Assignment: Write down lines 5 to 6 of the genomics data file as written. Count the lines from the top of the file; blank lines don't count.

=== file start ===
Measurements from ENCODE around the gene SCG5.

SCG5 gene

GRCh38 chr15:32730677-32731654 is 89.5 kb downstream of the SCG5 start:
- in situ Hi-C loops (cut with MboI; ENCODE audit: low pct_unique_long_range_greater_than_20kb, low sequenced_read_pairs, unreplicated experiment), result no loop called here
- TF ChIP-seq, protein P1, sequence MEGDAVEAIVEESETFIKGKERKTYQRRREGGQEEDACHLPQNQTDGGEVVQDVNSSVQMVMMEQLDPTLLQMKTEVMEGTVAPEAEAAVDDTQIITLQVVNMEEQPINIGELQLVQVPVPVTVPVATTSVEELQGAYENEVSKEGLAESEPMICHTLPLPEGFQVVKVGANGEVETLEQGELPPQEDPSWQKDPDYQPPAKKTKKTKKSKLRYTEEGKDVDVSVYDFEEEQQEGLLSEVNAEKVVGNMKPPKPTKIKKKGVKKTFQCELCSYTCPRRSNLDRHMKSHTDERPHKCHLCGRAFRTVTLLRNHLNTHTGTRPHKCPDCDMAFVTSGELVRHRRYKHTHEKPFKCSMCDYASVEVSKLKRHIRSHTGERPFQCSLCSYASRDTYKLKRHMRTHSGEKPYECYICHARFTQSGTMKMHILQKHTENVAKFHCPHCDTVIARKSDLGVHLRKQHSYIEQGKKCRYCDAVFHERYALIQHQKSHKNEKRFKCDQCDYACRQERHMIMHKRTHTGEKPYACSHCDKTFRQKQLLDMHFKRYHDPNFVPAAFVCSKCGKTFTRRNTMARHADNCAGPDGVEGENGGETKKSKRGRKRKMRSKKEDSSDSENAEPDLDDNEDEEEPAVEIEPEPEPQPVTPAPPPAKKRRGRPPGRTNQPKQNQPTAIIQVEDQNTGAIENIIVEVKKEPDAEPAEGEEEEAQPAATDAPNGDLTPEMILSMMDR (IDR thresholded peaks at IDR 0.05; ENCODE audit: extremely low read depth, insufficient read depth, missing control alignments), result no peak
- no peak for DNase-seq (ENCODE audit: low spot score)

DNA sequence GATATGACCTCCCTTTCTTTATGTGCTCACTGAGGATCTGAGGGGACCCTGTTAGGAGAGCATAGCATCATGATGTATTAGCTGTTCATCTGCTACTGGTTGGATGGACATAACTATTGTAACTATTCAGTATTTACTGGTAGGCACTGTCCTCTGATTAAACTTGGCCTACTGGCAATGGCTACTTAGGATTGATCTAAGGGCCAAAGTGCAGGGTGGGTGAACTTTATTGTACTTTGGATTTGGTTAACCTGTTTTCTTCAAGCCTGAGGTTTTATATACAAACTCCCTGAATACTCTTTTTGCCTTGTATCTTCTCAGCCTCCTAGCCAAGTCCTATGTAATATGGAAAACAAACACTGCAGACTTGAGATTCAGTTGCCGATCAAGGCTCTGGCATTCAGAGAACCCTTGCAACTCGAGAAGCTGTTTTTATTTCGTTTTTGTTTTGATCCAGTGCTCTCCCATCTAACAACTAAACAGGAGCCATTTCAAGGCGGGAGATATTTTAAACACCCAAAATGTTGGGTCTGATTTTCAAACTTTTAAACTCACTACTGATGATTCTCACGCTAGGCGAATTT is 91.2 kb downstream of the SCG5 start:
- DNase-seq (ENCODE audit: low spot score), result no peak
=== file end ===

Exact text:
- TF ChIP-seq, protein P1, sequence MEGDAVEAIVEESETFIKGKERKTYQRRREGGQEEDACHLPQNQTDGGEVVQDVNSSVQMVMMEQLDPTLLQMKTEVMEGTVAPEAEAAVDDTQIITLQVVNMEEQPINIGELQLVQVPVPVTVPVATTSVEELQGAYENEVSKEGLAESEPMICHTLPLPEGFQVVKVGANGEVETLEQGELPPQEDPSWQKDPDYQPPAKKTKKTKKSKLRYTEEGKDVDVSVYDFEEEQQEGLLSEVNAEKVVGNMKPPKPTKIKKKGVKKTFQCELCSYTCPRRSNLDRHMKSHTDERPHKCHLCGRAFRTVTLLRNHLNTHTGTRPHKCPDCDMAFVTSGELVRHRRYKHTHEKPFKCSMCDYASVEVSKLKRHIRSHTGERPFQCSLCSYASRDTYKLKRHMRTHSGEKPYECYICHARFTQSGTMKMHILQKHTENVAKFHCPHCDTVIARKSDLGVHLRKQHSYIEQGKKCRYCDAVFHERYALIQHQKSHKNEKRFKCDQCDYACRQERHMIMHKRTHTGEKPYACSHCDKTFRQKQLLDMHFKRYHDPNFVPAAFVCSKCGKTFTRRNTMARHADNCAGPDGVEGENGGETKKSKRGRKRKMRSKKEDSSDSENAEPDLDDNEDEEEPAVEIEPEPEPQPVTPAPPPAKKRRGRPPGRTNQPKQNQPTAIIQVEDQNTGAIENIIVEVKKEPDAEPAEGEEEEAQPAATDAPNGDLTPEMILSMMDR (IDR thresholded peaks at IDR 0.05; ENCODE audit: extremely low read depth, insufficient read depth, missing control alignments), result no peak
- no peak for DNase-seq (ENCODE audit: low spot score)